Since U.S. 2-cent coins are no longer minted in the U.S., they are worth anywhere from about $17.00 to as much as $9,000 or more, for a rare minting. Thanks for putting in your "2-cents worth," and ditto valuation re your advice. Aren't you a great find in the lost forest that surrounds/blinds APL/APL2 development these days...
The APL keyboard app (gkeyboard) generated by Gemesys for Android, available via PlayStore, looks to be a useful keyboard visualization/virtualization tool. If one goes to Android Settings, Input, Keyboard, after installing Gemesys's gKeyboard app and makes that keyboard the default Android keyboard; voila, instant APL symbols on the keyboard every time a keyboard appears on Android's screen, including text input via C++ programs using Android's CppDroid program. The gKeyboard does NOT however GENERATE APL symbols; it merely briefly virtually "shows" them on the displayed "virtual and touch-sensitive" keyboard - again, it is a touch sensitive keyboard, but it does NOT send APL symbols through some low-level virtual keyboard scanner routine, by / in-and-of itself. ASCII chars still get sent to the display/C++ program.
Again, I give Gemesys, a Canadian company and Mark Langdon in particular - beaucoup/muchos credit. On the other hand, pulling up that keyboard in TryAPL2/WatCOM APL remains, per this user's Samsung Galaxy S5 (larger display than a Galaxy S4) smart phone, next to IMPOSSIBLE.
Also, I found a PC download at https://developer.qualcomm.com/software/snapdragon-debugger-visual-studio
that has a PC add-on debugger which is supposed to simulate Android on a PC while developing C++ applications inside Visual Studio 20nn(e.g. 2013) on a Windows-based PC. Unfortunately, there seem to be 2 problems with the Visual Studio add-in, re QualComm's Snapdragon chips "cross-over" add-in program:
1) It requires an Intel hardware accelerator software program HAXM to be installed on your PC to speed up virtual simulation of an Android device - because users have been complaining the PC-Android simulator
is too slow - and I am unable to install that software (PC's bios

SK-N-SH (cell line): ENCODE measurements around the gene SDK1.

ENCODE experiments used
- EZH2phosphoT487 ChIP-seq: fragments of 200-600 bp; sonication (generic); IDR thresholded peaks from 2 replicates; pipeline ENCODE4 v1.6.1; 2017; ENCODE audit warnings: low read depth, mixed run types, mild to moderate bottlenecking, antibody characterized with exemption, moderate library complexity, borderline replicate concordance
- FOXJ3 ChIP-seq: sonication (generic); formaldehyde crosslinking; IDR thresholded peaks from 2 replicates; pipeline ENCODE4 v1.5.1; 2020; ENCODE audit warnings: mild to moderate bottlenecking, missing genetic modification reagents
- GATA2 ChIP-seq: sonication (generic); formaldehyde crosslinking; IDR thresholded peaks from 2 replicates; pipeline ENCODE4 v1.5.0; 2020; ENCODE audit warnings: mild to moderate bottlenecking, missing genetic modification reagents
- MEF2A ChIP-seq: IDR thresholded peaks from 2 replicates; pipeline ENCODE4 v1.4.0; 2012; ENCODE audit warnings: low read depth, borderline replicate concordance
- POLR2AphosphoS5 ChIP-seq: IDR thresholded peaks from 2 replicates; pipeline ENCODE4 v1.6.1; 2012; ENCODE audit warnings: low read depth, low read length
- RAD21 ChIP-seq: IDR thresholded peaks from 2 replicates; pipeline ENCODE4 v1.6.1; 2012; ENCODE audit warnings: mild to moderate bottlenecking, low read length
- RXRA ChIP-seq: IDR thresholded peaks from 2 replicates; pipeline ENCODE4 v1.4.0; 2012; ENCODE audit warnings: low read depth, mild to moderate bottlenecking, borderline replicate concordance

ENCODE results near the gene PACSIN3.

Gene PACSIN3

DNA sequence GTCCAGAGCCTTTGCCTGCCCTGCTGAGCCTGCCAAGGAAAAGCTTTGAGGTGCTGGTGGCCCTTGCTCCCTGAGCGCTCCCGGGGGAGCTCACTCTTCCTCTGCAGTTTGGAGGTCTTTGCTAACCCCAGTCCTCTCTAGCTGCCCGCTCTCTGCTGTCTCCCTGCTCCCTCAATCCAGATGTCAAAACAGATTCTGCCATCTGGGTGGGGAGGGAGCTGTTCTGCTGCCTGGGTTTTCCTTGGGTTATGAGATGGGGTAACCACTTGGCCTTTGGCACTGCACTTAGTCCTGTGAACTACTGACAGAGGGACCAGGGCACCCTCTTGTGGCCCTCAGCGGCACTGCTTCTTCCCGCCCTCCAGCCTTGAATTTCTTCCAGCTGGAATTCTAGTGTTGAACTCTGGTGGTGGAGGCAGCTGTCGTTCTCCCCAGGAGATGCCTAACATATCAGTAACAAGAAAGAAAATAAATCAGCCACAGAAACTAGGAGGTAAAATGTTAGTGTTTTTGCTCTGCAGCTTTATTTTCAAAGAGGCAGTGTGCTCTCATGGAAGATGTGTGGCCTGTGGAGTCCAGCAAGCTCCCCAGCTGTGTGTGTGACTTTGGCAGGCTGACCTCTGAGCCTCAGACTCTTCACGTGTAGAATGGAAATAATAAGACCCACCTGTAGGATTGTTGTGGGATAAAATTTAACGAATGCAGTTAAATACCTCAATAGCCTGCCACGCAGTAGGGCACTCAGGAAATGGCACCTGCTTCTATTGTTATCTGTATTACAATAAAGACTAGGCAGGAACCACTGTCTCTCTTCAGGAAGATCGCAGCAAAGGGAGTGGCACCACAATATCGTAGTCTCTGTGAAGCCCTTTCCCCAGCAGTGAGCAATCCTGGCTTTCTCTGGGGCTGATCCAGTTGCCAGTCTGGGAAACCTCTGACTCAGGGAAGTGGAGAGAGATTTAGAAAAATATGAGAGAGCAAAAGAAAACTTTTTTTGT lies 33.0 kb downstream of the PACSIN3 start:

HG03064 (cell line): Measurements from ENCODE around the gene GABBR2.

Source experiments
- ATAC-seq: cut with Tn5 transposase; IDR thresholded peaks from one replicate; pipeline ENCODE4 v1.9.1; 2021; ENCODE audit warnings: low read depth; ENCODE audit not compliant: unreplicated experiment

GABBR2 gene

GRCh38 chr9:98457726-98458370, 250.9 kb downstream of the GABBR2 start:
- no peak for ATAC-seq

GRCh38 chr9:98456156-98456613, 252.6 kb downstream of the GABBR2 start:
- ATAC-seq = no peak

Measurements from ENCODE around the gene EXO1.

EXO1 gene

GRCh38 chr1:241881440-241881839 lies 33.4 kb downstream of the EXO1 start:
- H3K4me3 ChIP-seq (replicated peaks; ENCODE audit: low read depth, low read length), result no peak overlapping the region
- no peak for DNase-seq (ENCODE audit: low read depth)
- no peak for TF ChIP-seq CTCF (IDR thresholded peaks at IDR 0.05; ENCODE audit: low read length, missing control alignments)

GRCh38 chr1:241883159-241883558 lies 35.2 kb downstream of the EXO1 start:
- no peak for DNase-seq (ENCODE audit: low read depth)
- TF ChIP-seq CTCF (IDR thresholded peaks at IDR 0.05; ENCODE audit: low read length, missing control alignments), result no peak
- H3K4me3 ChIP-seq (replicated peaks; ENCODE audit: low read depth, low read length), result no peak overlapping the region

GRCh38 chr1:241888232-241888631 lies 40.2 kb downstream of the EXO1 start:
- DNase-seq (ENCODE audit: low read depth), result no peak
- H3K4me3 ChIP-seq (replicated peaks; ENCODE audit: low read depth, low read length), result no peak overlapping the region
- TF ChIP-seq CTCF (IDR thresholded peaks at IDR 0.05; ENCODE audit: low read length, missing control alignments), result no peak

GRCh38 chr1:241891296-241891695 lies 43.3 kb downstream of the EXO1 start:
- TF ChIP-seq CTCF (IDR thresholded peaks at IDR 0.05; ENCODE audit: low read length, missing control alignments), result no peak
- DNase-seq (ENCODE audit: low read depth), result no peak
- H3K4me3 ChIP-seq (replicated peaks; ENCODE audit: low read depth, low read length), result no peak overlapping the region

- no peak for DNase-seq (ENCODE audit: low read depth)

here will not support over-clocking
2) It (VS 20xx simulator program) requires correct 32-bit
installation of a number of freeware programs including Java SDK, NDK, ... which, even after multiple installs-testing-deinstalls-reinstalls - will not correct compile in VS 2013 - at 32-bits which Android Galaxy S5 and prior smart phones support (not 64-bits); hence VS Studio 2013 compiler generated errors...
At the moment therefore, I am unable to use PC VS2013 as an Android virtual machine program development environment(IDE).
On the plus side of things, CppDroid on the Android itself does correctly compile and run C++ programs. It's primitive and simplified, but it works and
Thanks for the Execute, QuoteQuad perspective - I had noticed that previously in my APL/APL2 usage background, but you crystallized it's usefulness as a major APL developmental pivot, Interpreter, and program execution force-majeure focus point.
Back at the "rugged, ultra-primitive" APL/APL2 C++ basecamp established on Android, a next step will be to bring in a Unicode table for use with that "stone-age C++ rock grinder program" to display APL's symbol set, again 32-bits only and a Unicode table with either unicode-8 or unicode-16, utf-8 or utf-16 symbols/char-set.
There is a certain joie de vivre
in creating something new from scratch, even if it means 3 potential staff years of future horrendously challenging development. I'm 100% aggravated with IBM and Dyalog forever attempting to milk APL2 as cash cow, thereby exterminating widespread APL usage in the process. I respect their corporate technical and professional competence; I entirely disagree with their APL/2 pricing methodology, designed by extenuation to milk corporate IT departments.
Again, Android/APL/2 development of an Interpreter is refreshing and currently constraint-unbounded, albeit highly primitive. It is never too late in life to learn new things including:
1) the whole new Operating System that is Android,
2) an entirely different and emergent hardware chip-set and
3) a different set of I/O constraints such as screen size, touch-sensitive/on-screen keyboard, screen resolution, etc.
Stay in touch, best of luck in Cameroon (a la French Republique du Cameroun en Afrique),